What Bull Allen was Like
What Bull Allen was Like, Lucinda Horrocks, author, Wind & Sky Productions, short essay, 2014.Contributors
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Leslie ‘Bull’ Allen was born in Ballarat in 1916 and had a hard upbringing. His father was a strict and unpleasant man, and Bull and his siblings spent some time in an orphanage, not because their father died but through poverty – a sad and not unusual story in the time of the Great Depression. Bull learnt his trade – farm work – at the Ballarat Orphanage Farm and before the war was a farm labourer, joining up at age 23 because he was out of work and needed the money.
Once joined up, Bull showed his larrikin streak and impatience with rules and regulations. Stories abound from his time in the Middle East of his willingness to buck military convention. But he was revered by his fellows for his commitment to rescuing the wounded, whatever it took. Though seemingly invincible, and calm in the face of gunfire, Allen suffered psychologically from the trauma of war. He spent some time in hospital in the Middle East for ‘anxiety neurosis’, the condition they called ‘shell shock’ in world war one, and a state we would call PTSD – post traumatic stress disorder – today. After Mt Tambu, the psychological impact on Bull was severe and he started displaying volatile, erratic behaviour. He eventually was discharged from the army for medical reasons, and by the time he got home in 1944 he had lost the power of speech. Family legend has it he was unrecognisable when he got back, and it took him six months of recuperation on his uncle’s farm in Warrenheip before he could talk again.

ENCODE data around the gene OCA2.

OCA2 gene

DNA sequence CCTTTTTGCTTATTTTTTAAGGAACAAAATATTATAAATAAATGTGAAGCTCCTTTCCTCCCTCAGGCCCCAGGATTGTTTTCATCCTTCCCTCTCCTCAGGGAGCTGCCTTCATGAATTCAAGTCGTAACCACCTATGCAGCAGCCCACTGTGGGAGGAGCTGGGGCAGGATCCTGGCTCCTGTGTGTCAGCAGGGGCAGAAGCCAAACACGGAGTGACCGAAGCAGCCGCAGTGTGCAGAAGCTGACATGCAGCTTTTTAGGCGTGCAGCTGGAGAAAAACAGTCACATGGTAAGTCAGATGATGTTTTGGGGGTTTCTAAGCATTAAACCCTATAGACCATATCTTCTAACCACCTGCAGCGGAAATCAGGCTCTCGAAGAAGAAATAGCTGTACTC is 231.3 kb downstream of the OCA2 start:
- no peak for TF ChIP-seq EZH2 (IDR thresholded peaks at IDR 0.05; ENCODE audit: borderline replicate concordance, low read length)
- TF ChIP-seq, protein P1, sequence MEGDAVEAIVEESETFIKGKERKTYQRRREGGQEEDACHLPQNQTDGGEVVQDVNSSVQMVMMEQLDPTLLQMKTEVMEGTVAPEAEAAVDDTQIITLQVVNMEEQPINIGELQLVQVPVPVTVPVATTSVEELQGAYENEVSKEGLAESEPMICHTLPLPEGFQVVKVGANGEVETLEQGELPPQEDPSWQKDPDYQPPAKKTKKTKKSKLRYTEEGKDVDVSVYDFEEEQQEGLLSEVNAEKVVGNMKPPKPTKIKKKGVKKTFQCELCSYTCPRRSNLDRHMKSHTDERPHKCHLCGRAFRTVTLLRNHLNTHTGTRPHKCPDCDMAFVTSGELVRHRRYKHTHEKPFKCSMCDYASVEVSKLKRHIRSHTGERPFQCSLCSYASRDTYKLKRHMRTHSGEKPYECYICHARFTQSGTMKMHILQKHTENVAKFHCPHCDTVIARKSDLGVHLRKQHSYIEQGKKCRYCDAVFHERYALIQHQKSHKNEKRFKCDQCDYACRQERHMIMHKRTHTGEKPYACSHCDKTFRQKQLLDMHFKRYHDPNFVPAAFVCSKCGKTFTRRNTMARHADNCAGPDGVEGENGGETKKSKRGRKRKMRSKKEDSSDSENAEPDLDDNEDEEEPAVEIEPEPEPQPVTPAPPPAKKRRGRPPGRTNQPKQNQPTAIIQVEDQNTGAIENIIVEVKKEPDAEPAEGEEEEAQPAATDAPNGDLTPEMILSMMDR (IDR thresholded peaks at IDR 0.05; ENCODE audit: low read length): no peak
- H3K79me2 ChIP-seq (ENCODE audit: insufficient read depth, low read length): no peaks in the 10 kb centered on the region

Bull recovered to get married, raise a family, to work and to retire in Ballarat. But life after the war for, and with, Bull was often difficult. He suffered the invisible psychological scars of trauma the rest of his life. He died in 1982 and is buried in the Ballarat Cemetery.